Loftus relates the case of a young woman who positively identified an innocent man as her rapist. It was only after he was convicted, and the real rapist was found, that she suddenly realized that she had helped convict an innocent man. She had firmly believed her own false testimony, and so had the jury.
As Loftus explains, we are so willing to accept unreliable eyewitness accounts because we do not understand how memory actually works. Most people believe the “video camera” scenario instead of the “evolutionary” scenario. Because of this misconception we are very strongly inclined to believe eyewitness accounts. In general, our memory serves us well. In most cases, it is not crucially important that we remember specific details with a high level of accuracy.
Generalized memories, even if distorted, tend not to matter a great deal except, as Loftus points out, in a court of law where someone’s life or liberty may be at stake. The danger of eyewitness testimony is clear:
Anyone in the world can be convicted of a crime he or she did not commit, or deprived of an award that is due, based solely on the evidence of a witness who convinces the jury that his memory about what he saw is correct. Why is eyewitness testimony so powerful and convincing? Becasue people in general and jurors in particular believe that our memories stamp the facts of our experiences on a permanent, nonerasable tape, like a computer disk or videotape that is write-protected. For the most part, of course, our memories serve us reasonably well. But how often is precise memory demanded of us? When a friend describes a vacation, we don’t ask, “Are you sure your hotel room had two chairs, not three?” … But precise memory suddenly becomes crucial in the event of a crime or an accident. Small details assume enormous importance. (p. 21)
In Witness for the Defense, Loftus recounts her personal involvement in numerous criminal cases, including the trial of serial killer Ted Bundy. She has testified in cases of murder, rape, and child abuse. In each criminal case dealt with here, she tells the story of her trial testimony. That is, with one notable exception: In the case of John Demjanjuk, she tells why she ultimately refused to testify.
Demjanjuk had been deported from the United States to Israel, where he was on trial for his life. He was accused (and eventually found guilty) of being a “Nazi war criminal” who helped murder hundreds of thousands of Jews in the German wartime camp of Treblinka. In 1987 Loftus received a phone call from Mark O'Conner, Demjanjuk’s attorney, asking her to testify for the defense. If anyone could authoritatively explain just how unreliable an “eyewitness” can be, especially after 35 years, it was Dr. Loftus. Nevertheless, she didn’t hesitate to reject O'Conner’s plea: “I have three other cases right now. I have classes to teach. And I'm Jewish (p. 211).”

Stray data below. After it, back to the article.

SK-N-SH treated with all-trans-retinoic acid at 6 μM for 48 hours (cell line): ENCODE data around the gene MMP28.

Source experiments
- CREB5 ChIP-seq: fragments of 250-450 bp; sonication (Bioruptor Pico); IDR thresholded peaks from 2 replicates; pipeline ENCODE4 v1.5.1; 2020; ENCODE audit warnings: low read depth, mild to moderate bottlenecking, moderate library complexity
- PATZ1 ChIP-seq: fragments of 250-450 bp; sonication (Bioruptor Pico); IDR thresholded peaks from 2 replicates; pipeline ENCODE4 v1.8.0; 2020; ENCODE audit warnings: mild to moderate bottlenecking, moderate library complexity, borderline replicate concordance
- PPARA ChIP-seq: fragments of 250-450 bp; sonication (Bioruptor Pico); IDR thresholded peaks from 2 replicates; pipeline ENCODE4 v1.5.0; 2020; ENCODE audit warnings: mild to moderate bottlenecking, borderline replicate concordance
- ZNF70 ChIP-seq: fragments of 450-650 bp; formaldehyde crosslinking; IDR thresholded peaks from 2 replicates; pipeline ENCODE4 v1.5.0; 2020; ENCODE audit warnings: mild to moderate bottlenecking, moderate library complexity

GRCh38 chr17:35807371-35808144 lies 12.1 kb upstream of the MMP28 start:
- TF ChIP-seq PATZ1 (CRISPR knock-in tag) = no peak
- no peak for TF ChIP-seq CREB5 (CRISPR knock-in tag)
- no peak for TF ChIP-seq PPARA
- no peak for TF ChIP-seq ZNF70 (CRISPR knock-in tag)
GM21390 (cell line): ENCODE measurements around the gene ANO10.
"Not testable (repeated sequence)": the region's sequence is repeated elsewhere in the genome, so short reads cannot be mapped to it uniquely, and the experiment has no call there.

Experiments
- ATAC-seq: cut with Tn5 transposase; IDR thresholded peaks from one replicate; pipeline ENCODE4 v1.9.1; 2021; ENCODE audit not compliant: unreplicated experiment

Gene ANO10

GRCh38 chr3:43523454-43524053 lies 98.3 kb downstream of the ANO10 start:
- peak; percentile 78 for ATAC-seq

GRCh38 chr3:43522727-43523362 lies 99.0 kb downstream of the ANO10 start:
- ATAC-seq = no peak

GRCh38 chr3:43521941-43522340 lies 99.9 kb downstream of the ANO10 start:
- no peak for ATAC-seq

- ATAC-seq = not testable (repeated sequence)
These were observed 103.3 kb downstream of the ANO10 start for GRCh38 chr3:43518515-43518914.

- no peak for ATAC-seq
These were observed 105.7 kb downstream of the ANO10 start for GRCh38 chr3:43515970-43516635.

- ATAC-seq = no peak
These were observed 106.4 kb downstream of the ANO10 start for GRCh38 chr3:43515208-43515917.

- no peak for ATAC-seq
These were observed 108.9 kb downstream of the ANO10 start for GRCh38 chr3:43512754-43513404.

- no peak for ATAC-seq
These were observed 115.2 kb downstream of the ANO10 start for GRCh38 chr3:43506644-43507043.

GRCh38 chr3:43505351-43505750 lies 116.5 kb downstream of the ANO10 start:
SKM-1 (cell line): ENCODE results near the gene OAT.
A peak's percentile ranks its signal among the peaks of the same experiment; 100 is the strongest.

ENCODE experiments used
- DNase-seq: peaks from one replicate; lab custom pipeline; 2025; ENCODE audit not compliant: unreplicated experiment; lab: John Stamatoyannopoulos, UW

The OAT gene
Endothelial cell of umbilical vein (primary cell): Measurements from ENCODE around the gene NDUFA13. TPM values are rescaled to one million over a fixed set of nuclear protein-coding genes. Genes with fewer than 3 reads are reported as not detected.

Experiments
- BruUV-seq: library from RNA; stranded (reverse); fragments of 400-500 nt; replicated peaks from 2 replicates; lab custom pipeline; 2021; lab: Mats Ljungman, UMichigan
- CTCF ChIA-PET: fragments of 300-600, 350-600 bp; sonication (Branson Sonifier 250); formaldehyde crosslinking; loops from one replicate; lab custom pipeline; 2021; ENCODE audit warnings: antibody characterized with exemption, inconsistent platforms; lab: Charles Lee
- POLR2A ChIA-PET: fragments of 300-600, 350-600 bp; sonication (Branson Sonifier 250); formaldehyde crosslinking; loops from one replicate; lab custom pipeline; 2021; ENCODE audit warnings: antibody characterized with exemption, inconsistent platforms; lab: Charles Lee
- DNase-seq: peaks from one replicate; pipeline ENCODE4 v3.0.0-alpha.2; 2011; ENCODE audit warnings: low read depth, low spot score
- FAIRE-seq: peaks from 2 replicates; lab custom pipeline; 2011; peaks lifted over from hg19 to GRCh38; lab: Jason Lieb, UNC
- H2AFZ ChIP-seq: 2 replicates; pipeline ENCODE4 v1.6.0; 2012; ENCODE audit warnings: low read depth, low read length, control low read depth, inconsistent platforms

O'Conner refused to accept this answer. He flew across the country to meet Loftus in person, and spent two days going over the evidence of the case with her. Loftus recounts the evidence he presented to her, and in doing so makes a persuasive case for Demjanjuk’s innocence. The prosecution’s only piece of documentary evidence, a photocopy of an identification card supplied by the Soviets, may well have been a forgery, she relates. For one thing, vital bits of information were missing from the document.
She also tells how Israeli authorities found the “eyewitnesses” who were so important in their case. Israeli officials had placed advertisements in newspapers “asking Treblinka and Sobibor survivors to contact them. O'Conner pulled a sheet of paper from a file and read the advertisement to me: 'The Nazi Crime Investigation Division is conducting an investigation against the Ukrainians Ivan Demjanjuk and Fedor Fedorenko (p. 216)."' Already the testimony of potential witnesses was corrupted by this advertisement. By giving the names of the suspects, it naturally encouraged prospective “eyewitnesses” to modify their memories to incorporate this new information.
It wasn’t long before “eyewitnesses” began lining up to help convict these two Ukrainians. At first, their memories were faulty, and some were not at all sure of themselves. Abraham Goldfarb, for example, first testified that Demjanjuk looked “familiar.” But after further questioning by Israeli authorities, he suddenly “remembered” that Ivan Demjanjuk was the Treblinka guard known as “Ivan the Terrible.”
Goldfarb’s testimony was the first to place Demjanjuk at Treblinka. But, as Loftus notes:
“Mr. Goldfarb must have been shocked by his tentative identification of Ivan, O'Conner explained, because in a memoir published right after the war he'd written that Ivan ["the Terrible"] was killed in the 1943 uprising. Goldfarb’s identification must have shocked the Israeli investigators too, because they had been told by the U.S. government that Ivan was at Sobibor, not Treblinka (p. 217).”